On Mother’s Day, PostSecret appropriately posted a number of mother related secrets. Here are my thoughts on one of them.

runawaybunny

We all saw Pretty in Pink and we know the more extreme stories: mothers who abandon their families, mothers who leave crying babies on doorsteps, mothers who abuse their children. We don’t talk about the less extreme, the mothers who tough it out but don’t really like it.

For years, I’ve heard the whispers of these mothers on the internet. They quietly wonder why no one talks about the days when they wish someone would take their baby or child away. They reluctantly admit that they sometimes wonder what their lives would have been like if they had remained unencumbered and free. And how quickly they are condemned by those mothers who maybe didn’t want kids but whose entire lives were changed for the better once they did.

This is one of my fears: resenting my child. I don’t think I will suffer the way this mother suffers but I wonder what moments will arise, what moments of selfishness. How many times will I break down in tears because I won’t be able to get the baby to stop crying? How many nights out with my friends will I have to pass up? How many dreams will I have to finally pull the life support plug on?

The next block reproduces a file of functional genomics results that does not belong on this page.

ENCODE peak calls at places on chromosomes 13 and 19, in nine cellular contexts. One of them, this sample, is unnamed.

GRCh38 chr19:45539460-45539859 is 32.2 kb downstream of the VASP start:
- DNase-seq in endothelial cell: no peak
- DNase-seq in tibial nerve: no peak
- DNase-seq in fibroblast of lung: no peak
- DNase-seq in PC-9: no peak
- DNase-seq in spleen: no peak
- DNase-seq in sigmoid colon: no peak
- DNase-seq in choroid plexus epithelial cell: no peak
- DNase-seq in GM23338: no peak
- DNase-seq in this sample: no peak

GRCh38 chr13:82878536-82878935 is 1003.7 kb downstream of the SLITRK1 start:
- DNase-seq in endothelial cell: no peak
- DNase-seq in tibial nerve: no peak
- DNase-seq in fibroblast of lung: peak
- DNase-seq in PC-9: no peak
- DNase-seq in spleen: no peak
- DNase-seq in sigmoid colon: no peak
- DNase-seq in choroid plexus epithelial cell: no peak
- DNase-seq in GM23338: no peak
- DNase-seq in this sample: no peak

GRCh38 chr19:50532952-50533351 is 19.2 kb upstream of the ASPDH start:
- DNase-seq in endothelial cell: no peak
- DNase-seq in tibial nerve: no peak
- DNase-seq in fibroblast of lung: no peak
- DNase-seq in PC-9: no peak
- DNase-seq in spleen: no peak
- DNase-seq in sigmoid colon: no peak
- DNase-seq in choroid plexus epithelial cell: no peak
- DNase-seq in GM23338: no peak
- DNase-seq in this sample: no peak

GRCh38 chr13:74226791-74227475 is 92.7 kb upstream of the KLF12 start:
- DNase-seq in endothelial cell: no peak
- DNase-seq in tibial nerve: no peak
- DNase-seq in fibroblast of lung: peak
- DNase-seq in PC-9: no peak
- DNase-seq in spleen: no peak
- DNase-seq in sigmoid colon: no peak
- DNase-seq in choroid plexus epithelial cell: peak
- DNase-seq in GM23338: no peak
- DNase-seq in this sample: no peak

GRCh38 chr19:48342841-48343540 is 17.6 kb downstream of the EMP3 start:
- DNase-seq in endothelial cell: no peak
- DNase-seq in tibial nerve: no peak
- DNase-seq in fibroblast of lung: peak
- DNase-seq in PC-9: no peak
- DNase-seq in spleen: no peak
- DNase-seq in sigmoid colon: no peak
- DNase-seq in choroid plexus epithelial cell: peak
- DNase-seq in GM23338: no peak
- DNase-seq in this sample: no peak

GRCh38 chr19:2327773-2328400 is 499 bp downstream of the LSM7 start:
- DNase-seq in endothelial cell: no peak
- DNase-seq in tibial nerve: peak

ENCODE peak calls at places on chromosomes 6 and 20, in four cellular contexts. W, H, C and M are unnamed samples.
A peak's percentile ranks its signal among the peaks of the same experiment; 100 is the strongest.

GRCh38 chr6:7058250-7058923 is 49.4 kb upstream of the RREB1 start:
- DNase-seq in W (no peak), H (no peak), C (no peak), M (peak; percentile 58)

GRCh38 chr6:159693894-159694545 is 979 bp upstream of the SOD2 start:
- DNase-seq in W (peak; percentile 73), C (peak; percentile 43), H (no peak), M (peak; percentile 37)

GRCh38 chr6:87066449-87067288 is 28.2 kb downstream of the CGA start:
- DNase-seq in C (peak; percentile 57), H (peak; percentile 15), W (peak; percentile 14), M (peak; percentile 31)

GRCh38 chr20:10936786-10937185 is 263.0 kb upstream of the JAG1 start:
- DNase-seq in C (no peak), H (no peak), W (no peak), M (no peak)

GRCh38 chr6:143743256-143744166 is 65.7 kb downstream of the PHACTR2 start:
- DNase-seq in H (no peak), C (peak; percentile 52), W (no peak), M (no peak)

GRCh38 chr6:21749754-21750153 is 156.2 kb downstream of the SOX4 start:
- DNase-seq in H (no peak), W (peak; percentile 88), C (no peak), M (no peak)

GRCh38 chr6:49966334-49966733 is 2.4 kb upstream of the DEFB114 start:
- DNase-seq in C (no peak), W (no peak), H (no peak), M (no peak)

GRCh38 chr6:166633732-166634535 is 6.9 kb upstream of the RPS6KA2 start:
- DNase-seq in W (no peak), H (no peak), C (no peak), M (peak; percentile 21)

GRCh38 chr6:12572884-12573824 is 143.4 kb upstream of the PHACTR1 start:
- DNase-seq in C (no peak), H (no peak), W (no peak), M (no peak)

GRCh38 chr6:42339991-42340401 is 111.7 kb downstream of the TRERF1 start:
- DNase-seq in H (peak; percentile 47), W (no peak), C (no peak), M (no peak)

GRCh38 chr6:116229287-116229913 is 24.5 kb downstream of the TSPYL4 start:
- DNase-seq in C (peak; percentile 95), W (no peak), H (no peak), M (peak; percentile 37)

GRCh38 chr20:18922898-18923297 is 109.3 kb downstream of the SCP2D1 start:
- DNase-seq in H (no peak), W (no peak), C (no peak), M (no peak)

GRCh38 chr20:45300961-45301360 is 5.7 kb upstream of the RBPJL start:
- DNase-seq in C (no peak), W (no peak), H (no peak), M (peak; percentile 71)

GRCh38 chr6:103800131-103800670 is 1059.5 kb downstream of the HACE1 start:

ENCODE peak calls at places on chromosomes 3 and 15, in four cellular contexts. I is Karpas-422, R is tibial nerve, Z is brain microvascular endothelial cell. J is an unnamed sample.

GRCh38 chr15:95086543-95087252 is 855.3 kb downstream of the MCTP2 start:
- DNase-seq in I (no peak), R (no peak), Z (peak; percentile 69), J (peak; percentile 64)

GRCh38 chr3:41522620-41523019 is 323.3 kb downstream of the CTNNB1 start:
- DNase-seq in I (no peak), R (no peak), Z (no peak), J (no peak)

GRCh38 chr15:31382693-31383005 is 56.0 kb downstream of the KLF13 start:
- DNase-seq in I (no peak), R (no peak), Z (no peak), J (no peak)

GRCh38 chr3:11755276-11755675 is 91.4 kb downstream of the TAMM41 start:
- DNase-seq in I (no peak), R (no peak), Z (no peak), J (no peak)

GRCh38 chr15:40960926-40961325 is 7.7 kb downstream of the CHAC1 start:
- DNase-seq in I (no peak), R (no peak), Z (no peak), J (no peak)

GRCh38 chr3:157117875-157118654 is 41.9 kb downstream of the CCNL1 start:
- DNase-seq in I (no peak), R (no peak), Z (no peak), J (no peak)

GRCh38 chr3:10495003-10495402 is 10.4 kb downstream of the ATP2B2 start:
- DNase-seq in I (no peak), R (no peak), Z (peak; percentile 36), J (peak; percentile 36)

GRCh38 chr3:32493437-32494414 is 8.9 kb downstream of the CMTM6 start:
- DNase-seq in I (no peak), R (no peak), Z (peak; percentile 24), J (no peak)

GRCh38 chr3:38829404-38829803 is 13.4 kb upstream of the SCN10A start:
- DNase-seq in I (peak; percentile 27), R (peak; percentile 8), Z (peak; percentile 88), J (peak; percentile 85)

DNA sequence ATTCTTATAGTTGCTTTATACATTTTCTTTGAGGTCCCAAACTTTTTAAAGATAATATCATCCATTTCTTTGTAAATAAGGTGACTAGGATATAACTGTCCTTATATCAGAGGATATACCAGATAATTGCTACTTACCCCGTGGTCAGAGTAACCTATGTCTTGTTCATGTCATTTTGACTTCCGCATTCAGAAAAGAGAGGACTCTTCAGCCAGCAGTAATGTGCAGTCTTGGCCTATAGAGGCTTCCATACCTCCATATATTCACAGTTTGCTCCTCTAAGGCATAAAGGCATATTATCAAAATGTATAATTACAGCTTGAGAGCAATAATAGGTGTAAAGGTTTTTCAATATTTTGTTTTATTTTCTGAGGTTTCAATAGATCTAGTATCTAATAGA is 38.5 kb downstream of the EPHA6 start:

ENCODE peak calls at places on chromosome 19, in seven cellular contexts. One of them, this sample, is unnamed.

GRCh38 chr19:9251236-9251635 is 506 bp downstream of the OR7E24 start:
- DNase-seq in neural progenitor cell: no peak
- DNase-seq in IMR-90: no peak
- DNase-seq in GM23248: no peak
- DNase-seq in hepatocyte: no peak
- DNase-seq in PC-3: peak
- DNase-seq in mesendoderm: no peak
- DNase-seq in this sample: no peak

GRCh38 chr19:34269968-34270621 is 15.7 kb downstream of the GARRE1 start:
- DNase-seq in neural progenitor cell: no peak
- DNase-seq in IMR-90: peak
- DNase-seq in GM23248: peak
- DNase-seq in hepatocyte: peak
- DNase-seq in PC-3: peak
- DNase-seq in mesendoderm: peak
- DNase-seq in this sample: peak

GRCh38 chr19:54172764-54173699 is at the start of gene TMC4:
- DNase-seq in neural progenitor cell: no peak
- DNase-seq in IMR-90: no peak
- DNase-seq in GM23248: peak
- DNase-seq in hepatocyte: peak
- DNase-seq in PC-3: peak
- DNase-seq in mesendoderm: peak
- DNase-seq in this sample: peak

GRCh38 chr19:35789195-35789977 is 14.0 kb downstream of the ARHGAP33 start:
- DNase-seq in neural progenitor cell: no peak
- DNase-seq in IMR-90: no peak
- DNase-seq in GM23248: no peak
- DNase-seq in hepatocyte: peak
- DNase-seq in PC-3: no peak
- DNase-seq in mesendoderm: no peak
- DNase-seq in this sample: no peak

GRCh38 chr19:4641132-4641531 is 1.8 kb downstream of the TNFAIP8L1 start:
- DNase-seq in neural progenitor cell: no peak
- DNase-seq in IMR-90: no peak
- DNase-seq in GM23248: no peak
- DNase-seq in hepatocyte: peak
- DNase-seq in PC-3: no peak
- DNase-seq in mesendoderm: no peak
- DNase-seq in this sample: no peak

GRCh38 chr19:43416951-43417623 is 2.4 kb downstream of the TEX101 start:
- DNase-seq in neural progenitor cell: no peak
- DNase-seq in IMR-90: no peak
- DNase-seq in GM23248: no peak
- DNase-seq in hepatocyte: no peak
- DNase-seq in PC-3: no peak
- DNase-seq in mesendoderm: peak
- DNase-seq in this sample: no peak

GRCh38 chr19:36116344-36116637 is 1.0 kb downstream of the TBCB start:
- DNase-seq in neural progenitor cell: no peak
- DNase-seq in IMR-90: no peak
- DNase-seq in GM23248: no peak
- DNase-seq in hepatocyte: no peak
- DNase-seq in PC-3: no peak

The movie Riding in Cars with Boys is a movie based on the memoir of Beverly D’Onofrio, the story of how she went from being a teenage mother in the ’60s to a successful editor and writer. Watching the movie, which has quite a few major differences from the book, I always felt a kinship with the Beverly character as played by Drew Barrymore. She was headstrong, creative, ambitious, and selfish. The mistakes she made were mistakes that I could see myself making.

*SPOILER ALERT* Throughout the film, we see the negative impacts that Beverly’s ambition and selfishness have on her son’s life. At the climax of the film, he, now a young college aged-man says to his mother:

… it’s my fault. I’m what went wrong in your life. You know, you wrote a book about it.

A bit later, she responds with:

I want to make something clear. I don’t think I would’ve been better off without you. You are not what went wrong with anything. You were what saved me. I want to thank you for that. Okay?

I’ve made a lot of mistakes in my life that have torpedoed any dreams I once may have had of what my life would look like. Any problems and failures in my life are my own fault. I don’t want to treat my Pipsqueak as my saviour (I already have one of those) but I don’t want to make the same mistake Beverly did. I hope my self-awareness is enough to protect us both from that urge.

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